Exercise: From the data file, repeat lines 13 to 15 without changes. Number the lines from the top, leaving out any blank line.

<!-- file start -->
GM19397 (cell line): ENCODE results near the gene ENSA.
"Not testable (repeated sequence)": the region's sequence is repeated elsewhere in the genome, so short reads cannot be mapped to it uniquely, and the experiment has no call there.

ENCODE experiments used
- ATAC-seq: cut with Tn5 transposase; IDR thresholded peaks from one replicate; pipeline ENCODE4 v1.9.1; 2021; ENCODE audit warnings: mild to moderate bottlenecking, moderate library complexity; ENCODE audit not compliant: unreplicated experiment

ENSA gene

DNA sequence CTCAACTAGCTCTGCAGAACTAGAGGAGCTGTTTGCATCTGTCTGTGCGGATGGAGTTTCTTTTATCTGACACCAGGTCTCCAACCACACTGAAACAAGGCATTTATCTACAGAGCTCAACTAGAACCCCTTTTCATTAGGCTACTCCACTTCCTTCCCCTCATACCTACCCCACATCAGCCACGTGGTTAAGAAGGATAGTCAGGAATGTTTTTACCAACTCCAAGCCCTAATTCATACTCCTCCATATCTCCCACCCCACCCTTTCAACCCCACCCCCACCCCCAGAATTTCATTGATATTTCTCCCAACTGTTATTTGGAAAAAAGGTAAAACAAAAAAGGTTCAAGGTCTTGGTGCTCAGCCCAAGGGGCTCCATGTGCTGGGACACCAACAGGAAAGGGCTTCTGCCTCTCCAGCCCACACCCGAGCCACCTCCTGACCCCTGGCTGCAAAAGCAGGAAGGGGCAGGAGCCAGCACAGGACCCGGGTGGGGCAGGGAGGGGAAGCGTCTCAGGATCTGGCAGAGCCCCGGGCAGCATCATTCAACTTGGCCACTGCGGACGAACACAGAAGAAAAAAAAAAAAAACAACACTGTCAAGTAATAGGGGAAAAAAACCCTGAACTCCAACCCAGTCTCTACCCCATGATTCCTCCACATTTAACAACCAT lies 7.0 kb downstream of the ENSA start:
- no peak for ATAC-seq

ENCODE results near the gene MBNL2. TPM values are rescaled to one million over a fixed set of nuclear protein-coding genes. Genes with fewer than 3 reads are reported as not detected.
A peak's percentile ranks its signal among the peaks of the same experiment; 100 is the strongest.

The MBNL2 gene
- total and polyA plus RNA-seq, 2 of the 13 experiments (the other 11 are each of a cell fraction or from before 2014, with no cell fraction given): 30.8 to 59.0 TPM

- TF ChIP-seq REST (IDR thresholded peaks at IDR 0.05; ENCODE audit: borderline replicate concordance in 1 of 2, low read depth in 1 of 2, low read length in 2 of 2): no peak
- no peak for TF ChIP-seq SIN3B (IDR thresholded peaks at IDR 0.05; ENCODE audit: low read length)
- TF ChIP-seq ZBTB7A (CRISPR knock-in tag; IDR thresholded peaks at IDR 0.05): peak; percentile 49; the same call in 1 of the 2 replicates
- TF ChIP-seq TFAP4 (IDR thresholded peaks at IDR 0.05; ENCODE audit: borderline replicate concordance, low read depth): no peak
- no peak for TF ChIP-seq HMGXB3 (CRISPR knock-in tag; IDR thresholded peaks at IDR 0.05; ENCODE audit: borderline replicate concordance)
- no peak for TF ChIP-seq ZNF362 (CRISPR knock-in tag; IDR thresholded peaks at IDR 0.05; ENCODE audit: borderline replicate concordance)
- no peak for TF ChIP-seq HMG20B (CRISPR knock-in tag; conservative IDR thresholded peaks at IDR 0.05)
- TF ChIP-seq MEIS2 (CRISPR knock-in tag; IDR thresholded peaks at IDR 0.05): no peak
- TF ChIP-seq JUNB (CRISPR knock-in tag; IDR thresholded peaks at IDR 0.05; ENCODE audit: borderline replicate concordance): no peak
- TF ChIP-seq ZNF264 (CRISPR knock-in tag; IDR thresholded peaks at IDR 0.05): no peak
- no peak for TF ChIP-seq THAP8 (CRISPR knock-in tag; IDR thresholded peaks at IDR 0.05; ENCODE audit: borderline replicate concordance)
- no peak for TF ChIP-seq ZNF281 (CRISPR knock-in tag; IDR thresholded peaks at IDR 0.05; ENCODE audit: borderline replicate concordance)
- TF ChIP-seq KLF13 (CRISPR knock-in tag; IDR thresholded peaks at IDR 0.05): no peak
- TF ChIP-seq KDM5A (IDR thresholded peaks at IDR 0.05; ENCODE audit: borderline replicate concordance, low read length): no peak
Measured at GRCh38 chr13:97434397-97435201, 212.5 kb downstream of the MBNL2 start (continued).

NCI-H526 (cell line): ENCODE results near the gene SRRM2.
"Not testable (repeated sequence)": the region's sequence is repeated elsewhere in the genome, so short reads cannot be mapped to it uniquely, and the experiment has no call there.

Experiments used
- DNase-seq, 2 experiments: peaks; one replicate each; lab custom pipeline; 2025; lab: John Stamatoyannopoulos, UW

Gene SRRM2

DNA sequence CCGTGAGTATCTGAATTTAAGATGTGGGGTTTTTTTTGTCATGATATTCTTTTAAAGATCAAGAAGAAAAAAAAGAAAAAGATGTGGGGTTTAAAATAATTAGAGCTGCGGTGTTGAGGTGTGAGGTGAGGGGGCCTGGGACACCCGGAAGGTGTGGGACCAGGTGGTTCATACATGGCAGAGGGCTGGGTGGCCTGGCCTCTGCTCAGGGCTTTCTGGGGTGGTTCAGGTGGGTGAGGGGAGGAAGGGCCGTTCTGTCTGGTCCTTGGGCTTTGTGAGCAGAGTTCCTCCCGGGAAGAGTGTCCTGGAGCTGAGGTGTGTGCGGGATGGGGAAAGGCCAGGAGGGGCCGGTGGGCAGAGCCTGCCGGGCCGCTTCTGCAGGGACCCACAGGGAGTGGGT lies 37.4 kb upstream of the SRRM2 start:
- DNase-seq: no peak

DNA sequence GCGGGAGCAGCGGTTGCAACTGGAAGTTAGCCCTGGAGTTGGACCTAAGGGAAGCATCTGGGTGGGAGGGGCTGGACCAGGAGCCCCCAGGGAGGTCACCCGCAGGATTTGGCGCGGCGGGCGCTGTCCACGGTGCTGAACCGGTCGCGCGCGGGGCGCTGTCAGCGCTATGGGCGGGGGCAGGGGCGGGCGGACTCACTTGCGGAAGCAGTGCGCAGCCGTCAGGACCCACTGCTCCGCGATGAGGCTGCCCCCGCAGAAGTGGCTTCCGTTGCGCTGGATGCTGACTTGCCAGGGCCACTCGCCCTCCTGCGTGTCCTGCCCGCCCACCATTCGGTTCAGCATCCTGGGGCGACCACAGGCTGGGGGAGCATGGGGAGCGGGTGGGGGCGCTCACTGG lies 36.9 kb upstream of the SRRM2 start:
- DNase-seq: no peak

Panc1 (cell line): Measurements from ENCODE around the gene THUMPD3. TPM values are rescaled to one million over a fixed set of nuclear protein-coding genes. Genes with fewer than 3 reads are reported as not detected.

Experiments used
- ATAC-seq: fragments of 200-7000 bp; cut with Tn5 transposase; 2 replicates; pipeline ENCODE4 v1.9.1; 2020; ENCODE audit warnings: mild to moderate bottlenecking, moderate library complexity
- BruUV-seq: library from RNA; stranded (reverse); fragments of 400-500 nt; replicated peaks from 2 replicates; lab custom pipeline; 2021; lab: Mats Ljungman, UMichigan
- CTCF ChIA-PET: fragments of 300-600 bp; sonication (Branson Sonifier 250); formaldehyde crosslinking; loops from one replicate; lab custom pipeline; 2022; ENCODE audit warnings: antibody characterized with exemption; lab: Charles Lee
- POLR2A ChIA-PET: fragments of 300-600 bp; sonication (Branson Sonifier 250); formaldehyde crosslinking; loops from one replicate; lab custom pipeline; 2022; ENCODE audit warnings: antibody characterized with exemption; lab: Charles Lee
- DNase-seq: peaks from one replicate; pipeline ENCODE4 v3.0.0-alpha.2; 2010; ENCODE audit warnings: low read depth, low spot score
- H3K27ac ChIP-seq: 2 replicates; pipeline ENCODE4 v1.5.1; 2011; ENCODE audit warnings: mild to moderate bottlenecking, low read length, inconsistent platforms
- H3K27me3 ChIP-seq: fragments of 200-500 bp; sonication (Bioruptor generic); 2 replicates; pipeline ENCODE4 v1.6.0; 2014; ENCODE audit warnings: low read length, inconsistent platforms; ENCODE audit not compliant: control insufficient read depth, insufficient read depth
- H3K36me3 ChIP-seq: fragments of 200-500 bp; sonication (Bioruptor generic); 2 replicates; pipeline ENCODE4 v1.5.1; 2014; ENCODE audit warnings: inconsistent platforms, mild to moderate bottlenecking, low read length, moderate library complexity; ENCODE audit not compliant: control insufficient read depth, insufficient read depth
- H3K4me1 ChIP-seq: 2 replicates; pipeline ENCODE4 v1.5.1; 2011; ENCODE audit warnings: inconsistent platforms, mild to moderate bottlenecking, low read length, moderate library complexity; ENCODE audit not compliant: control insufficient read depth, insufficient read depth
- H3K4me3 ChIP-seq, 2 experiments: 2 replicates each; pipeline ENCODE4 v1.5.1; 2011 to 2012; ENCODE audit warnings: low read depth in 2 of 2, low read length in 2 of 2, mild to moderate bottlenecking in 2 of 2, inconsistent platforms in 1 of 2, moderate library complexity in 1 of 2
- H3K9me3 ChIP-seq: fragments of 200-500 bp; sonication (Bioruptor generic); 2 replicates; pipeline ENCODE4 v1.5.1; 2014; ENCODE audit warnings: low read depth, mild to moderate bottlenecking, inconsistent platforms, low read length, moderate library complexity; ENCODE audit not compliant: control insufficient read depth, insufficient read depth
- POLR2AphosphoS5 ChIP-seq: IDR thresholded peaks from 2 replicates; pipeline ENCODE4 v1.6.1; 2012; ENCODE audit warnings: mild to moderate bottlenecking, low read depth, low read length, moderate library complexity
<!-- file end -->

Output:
- no peak for TF ChIP-seq SIN3B (IDR thresholded peaks at IDR 0.05; ENCODE audit: low read length)
- TF ChIP-seq ZBTB7A (CRISPR knock-in tag; IDR thresholded peaks at IDR 0.05): peak; percentile 49; the same call in 1 of the 2 replicates
- TF ChIP-seq TFAP4 (IDR thresholded peaks at IDR 0.05; ENCODE audit: borderline replicate concordance, low read depth): no peak